The Blue Sword: How YA fantasy is done

the blue sword robin mckinleyYA  fantasy book reviews Robin McKinley The Blue SwordThe Blue Sword by Robin McKinley

This, my friends, is how young adult fantasy is done. In The Blue Sword, Robin McKinley has created a world out of whole cloth and polished it until it shines. Or in this case, until it is a dusty desert full of horse riding warriors, a dwindling magic, demon barbarians invading from the north, and civilized white men invading from across the ocean. McKinley is a master of prose, and this book has stood the test of time for almost 25 years now.

The Blue Swordis the story of Harry Crewe — don’t you dare call her by her given name of Angharad — who, upon the death of her parents, is sent to live at a fort on the Homeland frontier with her brother who is in the colonial army. Unlike most of the colonists, Harry is fascinated by the desert, and when Corlath, the leader of the Free Hillfolk of Damar, comes to the Homeland fort to negotiate for assistance with the invaders from the north, she is mesmerized by the power and magic glowing in his golden eyes. Corlath, compelled by the mysterious and magical kelar, kidnaps Harry and carries her off into the desert with him and his men. Harry soon finds herself mysteriously at home in this new culture and begins training to take part in the laprun trials, the warrior trials for the Damarians. But when her understanding of her own role clashes against her feelings for Corlath and the Damarian people, she abandons the only happiness she has known and fulfills the responsibilities she knows are hers.

There are two points that I feel need to be addressed here, that normally would drive me crazy about a story. First, the heroine gets kidnapped by the hero, and then they fall in love. Second, the white person comes in and out-natives the natives. For some reason, neither of these bothers me in The Blue Sword. Harry is not kidnapped out of lust or love, but as part of a purpose that neither she nor Corlath understand at the time. There is no forced intimacy that turns into affection, but rather an emotional relationship that slowly develops over time and is based on shared interests. As for the white woman coming in to be better at native culture than the natives, she works hard — and on stimulants, which may give some readers pause — to master her skill set as quickly as possible, and then ends up leading not the natives, but her own people. Her lack of understanding of the Damarian culture actually causes significant problems for her in trying to accomplish her goals. And there’s one other reason why this doesn’t bother me, the way it made me rant about Avatar, but I won’t include that here for spoiler reasons.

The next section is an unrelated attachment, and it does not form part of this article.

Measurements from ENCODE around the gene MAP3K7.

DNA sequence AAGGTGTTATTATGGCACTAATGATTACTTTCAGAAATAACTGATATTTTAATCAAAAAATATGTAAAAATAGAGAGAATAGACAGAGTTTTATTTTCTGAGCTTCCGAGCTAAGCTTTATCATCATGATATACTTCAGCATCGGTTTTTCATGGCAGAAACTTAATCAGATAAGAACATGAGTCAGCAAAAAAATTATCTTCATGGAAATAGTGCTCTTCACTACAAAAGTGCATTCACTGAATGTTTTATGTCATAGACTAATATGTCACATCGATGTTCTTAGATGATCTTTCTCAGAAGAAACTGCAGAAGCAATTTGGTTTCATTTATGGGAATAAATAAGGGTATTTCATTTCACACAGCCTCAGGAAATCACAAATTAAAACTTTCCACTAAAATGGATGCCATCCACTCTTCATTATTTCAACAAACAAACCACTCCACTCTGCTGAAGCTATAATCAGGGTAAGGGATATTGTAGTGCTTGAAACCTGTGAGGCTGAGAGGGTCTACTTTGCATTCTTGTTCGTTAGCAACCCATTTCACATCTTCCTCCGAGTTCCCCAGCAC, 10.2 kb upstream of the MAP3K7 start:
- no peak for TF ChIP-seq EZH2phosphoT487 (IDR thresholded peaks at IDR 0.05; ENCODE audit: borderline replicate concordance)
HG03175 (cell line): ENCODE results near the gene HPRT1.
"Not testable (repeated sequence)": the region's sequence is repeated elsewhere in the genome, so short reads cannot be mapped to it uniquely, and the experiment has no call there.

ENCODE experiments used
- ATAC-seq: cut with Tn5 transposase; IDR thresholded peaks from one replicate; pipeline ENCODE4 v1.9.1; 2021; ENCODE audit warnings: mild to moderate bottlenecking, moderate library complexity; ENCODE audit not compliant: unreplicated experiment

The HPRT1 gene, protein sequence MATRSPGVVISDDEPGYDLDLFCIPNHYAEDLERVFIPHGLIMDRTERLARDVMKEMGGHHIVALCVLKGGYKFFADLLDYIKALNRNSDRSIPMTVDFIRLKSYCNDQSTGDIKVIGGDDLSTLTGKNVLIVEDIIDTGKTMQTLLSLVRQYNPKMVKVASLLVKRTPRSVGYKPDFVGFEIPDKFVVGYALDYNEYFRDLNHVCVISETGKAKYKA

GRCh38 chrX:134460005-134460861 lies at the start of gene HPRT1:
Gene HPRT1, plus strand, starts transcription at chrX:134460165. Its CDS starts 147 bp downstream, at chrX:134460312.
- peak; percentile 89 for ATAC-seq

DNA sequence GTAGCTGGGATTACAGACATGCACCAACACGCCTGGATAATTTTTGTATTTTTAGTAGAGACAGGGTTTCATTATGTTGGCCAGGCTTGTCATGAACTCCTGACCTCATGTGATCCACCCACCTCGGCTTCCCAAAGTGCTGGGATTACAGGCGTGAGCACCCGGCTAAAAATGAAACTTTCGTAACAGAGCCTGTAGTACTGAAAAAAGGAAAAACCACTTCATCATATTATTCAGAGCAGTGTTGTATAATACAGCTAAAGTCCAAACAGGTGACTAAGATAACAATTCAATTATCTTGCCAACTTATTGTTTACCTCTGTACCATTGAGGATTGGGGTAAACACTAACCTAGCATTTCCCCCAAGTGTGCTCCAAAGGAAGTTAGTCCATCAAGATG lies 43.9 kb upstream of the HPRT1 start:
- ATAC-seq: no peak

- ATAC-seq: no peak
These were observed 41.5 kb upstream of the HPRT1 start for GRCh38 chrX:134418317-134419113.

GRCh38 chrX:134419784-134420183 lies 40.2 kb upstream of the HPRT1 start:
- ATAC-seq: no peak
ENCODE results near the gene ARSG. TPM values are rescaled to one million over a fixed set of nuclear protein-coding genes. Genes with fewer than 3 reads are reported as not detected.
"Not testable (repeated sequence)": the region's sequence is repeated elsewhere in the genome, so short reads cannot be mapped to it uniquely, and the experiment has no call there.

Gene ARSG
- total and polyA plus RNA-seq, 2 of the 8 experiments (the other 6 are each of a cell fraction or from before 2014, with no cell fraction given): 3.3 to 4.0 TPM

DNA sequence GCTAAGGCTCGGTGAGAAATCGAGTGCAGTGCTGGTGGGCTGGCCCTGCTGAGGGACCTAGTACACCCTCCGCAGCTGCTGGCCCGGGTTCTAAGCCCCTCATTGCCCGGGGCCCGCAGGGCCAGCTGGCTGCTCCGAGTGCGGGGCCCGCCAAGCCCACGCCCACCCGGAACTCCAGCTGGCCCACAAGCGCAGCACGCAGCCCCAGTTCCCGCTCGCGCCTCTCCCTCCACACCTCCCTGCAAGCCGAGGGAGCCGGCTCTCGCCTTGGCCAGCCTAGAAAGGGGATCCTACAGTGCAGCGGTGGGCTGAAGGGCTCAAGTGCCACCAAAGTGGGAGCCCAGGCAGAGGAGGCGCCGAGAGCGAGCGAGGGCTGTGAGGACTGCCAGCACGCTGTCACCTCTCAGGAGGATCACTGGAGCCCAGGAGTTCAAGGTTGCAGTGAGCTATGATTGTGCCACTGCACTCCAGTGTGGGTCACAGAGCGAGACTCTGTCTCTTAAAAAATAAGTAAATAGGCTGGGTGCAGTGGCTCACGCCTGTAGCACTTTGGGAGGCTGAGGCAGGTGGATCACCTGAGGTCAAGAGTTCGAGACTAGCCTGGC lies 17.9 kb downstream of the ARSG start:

The slowly evolving relationship between Harry and Corlath is one of the finest I have ever read in young adult fantasy. What could easily have been just another coming of age story in the hands of a lesser author becomes a gem of a tale. The Blue Sword has a permanent place on my shelf of honor. I’ve read this book multiple times over the last two decades and it is as magical the fifth or sixth time as it is the first. It is highly recommended for all readers, not just young adult audiences. The Blue Sword will not disappoint.


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RUTH ARNELL is a professor of political science in Idaho. From a young age she has maxed out her library card the way some people do credit cards. Ruth started reading fantasy with A Wrinkle in Time and The Lion, the Witch and the Wardrobe — books that still occupy an honored spot on her bookshelf today. Ruth and her husband have a young son, but their house is actually presided over by a flame-point Siamese who answers, sometimes, to the name of Griffon.

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2 comments

  1. I had no idea The Blue Sword was classified as YA. Both the main characters are adult, after all. Ah well – who can second-guess marketing?

  2. I adore this book. It will forever be on my keeper shelf. :)

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